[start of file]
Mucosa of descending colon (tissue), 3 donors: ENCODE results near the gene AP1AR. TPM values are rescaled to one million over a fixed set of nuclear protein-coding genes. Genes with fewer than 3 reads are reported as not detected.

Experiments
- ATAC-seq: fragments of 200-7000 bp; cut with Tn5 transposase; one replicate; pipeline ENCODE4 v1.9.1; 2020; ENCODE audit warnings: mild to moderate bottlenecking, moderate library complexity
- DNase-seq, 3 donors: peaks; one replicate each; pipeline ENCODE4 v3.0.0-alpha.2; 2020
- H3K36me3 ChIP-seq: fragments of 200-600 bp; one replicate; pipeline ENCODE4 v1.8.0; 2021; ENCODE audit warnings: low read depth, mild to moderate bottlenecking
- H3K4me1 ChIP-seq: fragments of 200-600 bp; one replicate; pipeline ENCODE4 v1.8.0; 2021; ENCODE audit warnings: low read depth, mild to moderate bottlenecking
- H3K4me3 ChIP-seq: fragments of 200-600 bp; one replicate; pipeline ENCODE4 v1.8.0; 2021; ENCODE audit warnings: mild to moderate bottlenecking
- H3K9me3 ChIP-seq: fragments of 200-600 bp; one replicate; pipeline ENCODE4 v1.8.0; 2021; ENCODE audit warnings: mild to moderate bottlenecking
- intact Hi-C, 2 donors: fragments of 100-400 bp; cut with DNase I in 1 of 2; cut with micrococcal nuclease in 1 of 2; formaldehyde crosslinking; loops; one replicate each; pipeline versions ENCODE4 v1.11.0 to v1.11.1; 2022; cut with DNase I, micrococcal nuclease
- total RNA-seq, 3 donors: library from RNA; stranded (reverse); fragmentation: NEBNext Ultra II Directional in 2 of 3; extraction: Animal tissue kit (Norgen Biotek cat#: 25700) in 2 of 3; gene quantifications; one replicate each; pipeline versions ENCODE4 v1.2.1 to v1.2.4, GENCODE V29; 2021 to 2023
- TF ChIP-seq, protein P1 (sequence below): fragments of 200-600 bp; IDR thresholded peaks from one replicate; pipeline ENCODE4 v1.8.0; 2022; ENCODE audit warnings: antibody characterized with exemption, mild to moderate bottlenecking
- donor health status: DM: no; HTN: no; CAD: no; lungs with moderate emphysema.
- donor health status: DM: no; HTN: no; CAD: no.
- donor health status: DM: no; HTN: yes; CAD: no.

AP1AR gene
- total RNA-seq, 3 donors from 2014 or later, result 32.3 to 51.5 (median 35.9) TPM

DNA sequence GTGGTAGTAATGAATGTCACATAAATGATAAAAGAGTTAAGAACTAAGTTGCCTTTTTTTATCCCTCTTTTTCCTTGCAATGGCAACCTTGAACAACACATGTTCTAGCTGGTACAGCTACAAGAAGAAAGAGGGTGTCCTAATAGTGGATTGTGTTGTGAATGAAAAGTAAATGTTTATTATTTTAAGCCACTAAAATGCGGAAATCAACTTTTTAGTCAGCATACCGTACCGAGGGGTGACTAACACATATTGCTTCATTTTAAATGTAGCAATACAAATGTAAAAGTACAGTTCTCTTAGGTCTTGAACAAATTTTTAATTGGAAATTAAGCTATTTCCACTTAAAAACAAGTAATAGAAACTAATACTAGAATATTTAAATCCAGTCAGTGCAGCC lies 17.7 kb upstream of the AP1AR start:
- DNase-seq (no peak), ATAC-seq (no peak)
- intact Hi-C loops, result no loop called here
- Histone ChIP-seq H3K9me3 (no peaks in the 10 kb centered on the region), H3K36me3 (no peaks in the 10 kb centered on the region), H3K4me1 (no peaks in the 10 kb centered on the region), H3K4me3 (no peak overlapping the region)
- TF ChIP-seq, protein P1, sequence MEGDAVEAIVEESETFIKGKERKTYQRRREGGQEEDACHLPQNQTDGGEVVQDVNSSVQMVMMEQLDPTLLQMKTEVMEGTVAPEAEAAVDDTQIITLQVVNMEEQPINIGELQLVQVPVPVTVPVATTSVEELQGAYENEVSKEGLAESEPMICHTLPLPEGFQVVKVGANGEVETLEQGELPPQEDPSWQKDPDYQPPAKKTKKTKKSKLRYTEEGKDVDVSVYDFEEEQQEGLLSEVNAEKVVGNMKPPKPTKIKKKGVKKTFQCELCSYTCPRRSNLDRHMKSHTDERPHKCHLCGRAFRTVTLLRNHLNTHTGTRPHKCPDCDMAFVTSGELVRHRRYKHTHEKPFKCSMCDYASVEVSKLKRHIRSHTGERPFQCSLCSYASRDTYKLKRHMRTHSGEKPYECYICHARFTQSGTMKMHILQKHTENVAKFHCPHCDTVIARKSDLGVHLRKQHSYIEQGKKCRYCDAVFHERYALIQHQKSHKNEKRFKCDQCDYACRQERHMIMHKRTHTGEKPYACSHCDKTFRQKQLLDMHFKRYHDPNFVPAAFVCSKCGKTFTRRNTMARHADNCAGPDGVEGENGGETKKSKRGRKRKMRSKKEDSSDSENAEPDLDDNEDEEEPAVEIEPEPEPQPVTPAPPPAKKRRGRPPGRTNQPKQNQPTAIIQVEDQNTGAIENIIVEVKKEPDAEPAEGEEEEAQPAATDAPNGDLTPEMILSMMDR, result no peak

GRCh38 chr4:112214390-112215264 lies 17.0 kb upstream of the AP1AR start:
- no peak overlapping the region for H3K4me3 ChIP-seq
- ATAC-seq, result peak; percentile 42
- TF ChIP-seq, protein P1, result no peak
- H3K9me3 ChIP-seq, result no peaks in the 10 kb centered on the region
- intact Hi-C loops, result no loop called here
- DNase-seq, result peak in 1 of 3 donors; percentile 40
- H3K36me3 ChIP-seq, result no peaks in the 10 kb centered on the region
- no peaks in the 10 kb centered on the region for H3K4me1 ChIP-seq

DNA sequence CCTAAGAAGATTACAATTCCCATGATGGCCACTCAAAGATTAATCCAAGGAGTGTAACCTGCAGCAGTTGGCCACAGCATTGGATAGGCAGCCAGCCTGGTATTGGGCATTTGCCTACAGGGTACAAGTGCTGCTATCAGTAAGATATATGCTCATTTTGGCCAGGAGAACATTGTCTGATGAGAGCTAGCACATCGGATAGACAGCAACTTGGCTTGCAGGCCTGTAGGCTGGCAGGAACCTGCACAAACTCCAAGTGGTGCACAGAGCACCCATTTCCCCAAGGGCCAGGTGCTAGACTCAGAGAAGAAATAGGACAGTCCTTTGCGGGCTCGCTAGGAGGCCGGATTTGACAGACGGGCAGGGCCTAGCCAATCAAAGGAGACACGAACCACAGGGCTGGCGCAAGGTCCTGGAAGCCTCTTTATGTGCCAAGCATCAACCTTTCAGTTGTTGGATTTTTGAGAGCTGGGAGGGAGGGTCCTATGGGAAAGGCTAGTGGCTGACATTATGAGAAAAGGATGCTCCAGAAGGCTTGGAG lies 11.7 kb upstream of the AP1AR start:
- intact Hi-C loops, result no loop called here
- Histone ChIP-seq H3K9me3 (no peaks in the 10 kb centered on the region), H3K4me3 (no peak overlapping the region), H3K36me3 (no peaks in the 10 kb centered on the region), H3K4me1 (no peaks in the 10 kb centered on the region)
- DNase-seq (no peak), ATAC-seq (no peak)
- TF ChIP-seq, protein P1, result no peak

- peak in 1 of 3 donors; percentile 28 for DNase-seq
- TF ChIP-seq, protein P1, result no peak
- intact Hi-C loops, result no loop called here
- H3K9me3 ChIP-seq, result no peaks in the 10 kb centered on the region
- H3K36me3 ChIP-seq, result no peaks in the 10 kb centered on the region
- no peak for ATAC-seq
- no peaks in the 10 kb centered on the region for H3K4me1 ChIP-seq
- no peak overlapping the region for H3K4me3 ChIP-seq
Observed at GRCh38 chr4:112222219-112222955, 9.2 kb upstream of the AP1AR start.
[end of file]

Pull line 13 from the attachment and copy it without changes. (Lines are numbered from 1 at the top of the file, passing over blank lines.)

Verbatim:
- donor health status: DM: no; HTN: no; CAD: no.